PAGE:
I'm Finally Breaking My Silence On The #MeToo Movement

The opinions expressed in this article are the author's own and do not reflect the views of Her Campus.

The opinions expressed in this article are the author's own and do not reflect the views of Her Campus.

By Kimberly Kim

When the #MeToo posts began to appear on my news feed, they hit me hard and ignited feelings I had been suppressing for years. There had been countless times I’d drafted a teary-eyed post of my own, only to never hit "post." When the horror stories of Harvey Weinstein, Ed Westwick, Matt Lauer, and other big names came pouring in, the feelings became even harder to keep to myself. Again, I began to work up the courage to type out my story. Then I started reading the scathing comments that seemed to accompany every story and retreated back to the safety of complete silence. I’m not only a victim of sexual assault, I’ve also been subject to victim-blaming, and I hate myself for it.

Related: How To Help a Friend Who May Have Been Sexually Assaulted

I haven’t told many people in my life about my #MeToo story, but I’ve been met with reactions of “Why didn’t you tell someone sooner?” or “It was so long ago. Are you sure you remembered it correctly?” This has happened enough to the point where I am beginning to doubt myself. Am I doing this as a cry for attention? Did this really happen to me? I’ve lived with this secret for years and am what most people would consider successful as a twenty-something. There’s no way anyone would really believe me. So I keep to myself. Silent, yet internally tearing myself apart for not having the courage to speak up.

These past few months, I’ve watched my news feed fill with stories and every day it feels like there’s another public figure I am disappointed and disgusted by. When these stories are brought up in conversation, I have to hold back tears. No one knows this is a trigger for me. No one knows that I listen to Kesha’s “Praying” on repeat when I’m alone. No one knows the terrible memories in my head. The more I hear about sexual assault in the news, the more I'm afraid to tell my story. I continue to be angry with myself for not being a silence breaker.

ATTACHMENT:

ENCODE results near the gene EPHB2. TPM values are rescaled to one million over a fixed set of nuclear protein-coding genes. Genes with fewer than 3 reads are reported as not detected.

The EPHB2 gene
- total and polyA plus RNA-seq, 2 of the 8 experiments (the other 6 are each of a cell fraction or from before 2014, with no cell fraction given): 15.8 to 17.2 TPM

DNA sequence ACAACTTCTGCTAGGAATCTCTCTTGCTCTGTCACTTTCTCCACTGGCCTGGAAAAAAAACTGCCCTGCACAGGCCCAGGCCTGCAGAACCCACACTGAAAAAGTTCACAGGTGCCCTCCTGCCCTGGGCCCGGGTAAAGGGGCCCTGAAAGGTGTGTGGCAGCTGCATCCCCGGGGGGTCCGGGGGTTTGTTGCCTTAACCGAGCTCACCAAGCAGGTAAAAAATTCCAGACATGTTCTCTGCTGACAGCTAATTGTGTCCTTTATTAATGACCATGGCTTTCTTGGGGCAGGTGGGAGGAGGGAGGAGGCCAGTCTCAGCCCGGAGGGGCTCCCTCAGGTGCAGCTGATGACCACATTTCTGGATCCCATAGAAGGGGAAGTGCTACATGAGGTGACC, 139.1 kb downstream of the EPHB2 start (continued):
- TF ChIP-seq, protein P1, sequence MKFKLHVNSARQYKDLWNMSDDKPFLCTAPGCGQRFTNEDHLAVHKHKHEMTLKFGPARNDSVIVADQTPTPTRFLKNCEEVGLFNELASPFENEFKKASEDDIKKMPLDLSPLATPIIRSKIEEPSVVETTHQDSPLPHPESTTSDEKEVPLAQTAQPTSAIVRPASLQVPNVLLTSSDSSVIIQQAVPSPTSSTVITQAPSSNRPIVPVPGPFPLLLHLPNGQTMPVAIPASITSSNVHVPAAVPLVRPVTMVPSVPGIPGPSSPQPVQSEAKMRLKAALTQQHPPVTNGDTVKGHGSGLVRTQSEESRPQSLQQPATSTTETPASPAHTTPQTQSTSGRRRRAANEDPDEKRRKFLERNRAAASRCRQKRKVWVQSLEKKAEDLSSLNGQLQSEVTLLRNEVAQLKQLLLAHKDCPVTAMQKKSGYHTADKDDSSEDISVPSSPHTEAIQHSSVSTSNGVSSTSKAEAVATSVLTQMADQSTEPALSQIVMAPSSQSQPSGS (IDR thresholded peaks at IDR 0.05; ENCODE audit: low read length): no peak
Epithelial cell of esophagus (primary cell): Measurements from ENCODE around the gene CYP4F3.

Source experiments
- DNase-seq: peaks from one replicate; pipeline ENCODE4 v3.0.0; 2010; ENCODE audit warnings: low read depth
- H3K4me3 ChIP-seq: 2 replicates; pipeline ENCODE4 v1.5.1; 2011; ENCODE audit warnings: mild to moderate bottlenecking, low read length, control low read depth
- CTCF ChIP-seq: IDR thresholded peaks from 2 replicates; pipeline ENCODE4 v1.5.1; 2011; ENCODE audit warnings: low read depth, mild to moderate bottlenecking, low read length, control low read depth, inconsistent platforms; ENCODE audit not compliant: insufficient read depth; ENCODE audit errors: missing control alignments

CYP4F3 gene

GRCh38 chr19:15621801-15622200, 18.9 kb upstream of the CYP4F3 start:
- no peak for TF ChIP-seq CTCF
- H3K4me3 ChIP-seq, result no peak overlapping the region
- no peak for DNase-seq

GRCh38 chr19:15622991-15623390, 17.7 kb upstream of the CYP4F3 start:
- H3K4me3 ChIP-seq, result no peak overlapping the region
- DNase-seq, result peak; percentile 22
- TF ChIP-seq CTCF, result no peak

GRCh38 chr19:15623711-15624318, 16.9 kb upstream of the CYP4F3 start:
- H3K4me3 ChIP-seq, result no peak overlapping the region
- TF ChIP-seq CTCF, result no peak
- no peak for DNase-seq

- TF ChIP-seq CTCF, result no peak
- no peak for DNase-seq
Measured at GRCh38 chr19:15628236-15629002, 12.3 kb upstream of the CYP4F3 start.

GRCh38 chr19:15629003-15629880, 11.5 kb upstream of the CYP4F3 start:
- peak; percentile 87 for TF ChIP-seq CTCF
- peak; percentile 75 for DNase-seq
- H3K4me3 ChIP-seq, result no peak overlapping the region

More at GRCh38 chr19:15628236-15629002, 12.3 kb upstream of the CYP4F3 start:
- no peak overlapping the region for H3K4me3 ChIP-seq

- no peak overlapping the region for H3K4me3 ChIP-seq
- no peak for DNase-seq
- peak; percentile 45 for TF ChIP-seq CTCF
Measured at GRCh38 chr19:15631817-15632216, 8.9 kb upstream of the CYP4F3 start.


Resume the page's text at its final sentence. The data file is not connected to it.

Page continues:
I woke up this morning to find that The Silence Breakers were named as TIME’s People of the Year, and now I feel I can no longer stay silent. I am grateful for the attention that many celebrities and public figures have brought to sexual assault, rape culture and victim-blaming––but I have my fears. I pray that this is just not a social media trend that will die out. The conversations have only started. We still need solutions for this sickening epidemic. Many victims don't necessarily have the network or resources to get the help we need to heal. When we have a president who has been known to perpetuate rape culture, I fear that we will not make progress in helping victims. If we just leave these stories as water cooler conversations and don’t find solutions, we will have failed as a society. What good is there in bringing these triggers into victims’ daily lives if we don’t help them?

Still, for every victim who has come forward with their #MeToo story, there are countless others who feel even more intimidated and less validated now that these stories are trending in the media. I don’t owe anyone my story and neither does anyone else. All you need to know is that there are so many people are silently fighting their demons and probably will continue to. They say silence is only perpetuating the issue, but who are we to judge?